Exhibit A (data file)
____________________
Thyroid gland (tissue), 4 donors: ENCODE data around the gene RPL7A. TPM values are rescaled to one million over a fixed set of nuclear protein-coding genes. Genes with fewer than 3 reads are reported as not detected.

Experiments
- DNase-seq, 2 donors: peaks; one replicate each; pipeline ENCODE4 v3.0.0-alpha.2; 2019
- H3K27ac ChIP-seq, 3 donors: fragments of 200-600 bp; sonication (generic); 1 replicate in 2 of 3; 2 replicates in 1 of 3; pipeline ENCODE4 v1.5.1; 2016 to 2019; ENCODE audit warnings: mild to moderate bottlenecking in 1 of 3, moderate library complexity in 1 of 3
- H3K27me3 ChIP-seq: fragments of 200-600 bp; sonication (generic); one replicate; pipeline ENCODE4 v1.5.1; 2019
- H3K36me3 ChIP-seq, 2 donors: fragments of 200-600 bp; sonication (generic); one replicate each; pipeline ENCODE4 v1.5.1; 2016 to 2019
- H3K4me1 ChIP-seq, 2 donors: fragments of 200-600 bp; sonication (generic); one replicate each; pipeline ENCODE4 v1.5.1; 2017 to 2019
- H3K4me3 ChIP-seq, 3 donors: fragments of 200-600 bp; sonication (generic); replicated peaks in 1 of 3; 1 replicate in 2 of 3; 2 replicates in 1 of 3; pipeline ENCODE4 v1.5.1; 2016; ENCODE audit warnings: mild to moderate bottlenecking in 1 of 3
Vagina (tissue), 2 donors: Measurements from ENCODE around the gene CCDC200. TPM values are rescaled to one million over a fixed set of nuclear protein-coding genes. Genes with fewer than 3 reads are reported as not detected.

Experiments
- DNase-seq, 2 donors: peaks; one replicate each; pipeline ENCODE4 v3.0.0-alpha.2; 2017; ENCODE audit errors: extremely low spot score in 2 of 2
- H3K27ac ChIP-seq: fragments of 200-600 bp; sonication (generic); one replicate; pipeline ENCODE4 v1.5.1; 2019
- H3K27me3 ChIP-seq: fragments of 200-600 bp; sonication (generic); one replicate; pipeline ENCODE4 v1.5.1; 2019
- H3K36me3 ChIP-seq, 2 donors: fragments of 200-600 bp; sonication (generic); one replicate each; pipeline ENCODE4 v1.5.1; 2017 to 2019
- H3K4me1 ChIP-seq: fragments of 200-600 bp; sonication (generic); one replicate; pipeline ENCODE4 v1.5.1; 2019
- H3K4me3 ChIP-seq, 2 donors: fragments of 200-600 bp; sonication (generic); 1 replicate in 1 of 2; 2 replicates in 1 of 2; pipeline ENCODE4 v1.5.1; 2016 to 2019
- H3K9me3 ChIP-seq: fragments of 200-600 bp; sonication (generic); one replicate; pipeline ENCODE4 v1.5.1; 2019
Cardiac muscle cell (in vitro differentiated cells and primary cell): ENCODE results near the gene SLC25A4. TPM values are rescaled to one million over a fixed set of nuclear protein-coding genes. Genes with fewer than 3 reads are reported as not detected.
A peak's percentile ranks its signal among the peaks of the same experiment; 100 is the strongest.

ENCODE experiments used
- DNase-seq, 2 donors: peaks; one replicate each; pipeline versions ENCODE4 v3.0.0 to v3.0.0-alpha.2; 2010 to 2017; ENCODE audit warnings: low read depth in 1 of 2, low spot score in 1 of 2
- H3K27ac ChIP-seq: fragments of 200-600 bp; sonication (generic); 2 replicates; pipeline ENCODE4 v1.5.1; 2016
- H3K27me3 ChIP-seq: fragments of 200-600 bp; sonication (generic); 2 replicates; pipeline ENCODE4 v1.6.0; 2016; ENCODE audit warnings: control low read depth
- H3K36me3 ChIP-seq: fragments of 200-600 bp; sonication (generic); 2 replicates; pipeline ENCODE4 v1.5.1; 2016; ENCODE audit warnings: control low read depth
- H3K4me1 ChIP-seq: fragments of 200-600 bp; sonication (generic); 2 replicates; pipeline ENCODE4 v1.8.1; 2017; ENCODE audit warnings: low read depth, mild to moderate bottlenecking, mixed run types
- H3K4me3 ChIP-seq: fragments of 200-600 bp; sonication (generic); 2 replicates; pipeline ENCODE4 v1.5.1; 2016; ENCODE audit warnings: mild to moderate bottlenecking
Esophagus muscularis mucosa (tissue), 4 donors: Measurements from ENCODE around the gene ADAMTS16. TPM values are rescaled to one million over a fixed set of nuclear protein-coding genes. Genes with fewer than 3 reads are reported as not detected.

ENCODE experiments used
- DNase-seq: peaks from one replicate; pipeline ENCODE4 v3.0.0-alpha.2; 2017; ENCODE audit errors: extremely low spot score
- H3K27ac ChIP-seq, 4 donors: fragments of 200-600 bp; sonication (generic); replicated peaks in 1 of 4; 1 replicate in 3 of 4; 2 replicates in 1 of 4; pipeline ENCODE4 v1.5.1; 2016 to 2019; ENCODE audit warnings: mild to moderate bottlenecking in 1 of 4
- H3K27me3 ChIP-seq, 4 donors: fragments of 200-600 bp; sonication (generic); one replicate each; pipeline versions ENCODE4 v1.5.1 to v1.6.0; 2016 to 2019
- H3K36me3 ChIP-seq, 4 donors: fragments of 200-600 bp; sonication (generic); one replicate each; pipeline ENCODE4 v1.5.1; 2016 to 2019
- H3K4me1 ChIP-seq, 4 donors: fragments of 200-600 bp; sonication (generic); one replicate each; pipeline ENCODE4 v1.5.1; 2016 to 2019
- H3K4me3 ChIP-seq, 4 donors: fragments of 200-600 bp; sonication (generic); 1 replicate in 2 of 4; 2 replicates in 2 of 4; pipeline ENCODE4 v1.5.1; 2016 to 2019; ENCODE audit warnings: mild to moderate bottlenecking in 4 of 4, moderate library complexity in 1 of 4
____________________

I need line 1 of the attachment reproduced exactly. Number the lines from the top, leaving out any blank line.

Thyroid gland (tissue), 4 donors: ENCODE data around the gene RPL7A. TPM values are rescaled to one million over a fixed set of nuclear protein-coding genes. Genes with fewer than 3 reads are reported as not detected.